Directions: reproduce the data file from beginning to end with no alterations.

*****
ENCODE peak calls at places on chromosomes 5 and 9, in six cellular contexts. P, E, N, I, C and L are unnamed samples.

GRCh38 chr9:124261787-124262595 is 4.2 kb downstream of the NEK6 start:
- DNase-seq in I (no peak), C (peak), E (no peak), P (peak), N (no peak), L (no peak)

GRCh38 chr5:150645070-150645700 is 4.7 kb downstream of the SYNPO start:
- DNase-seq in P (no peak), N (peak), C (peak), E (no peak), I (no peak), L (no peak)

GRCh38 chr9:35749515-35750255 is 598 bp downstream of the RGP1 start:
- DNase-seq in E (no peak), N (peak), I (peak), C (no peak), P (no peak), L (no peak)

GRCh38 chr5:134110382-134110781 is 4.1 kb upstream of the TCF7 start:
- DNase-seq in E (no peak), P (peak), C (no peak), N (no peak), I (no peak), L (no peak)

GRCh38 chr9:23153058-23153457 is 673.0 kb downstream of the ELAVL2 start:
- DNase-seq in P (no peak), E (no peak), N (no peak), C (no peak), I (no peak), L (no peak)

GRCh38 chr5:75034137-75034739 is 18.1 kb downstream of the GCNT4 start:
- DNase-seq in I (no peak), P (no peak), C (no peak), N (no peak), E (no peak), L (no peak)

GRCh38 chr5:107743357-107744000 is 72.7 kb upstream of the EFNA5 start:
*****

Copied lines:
ENCODE peak calls at places on chromosomes 5 and 9, in six cellular contexts. P, E, N, I, C and L are unnamed samples.

GRCh38 chr9:124261787-124262595 is 4.2 kb downstream of the NEK6 start:
- DNase-seq in I (no peak), C (peak), E (no peak), P (peak), N (no peak), L (no peak)

GRCh38 chr5:150645070-150645700 is 4.7 kb downstream of the SYNPO start:
- DNase-seq in P (no peak), N (peak), C (peak), E (no peak), I (no peak), L (no peak)

GRCh38 chr9:35749515-35750255 is 598 bp downstream of the RGP1 start:
- DNase-seq in E (no peak), N (peak), I (peak), C (no peak), P (no peak), L (no peak)

GRCh38 chr5:134110382-134110781 is 4.1 kb upstream of the TCF7 start:
- DNase-seq in E (no peak), P (peak), C (no peak), N (no peak), I (no peak), L (no peak)

GRCh38 chr9:23153058-23153457 is 673.0 kb downstream of the ELAVL2 start:
- DNase-seq in P (no peak), E (no peak), N (no peak), C (no peak), I (no peak), L (no peak)

GRCh38 chr5:75034137-75034739 is 18.1 kb downstream of the GCNT4 start:
- DNase-seq in I (no peak), P (no peak), C (no peak), N (no peak), E (no peak), L (no peak)

GRCh38 chr5:107743357-107744000 is 72.7 kb upstream of the EFNA5 start: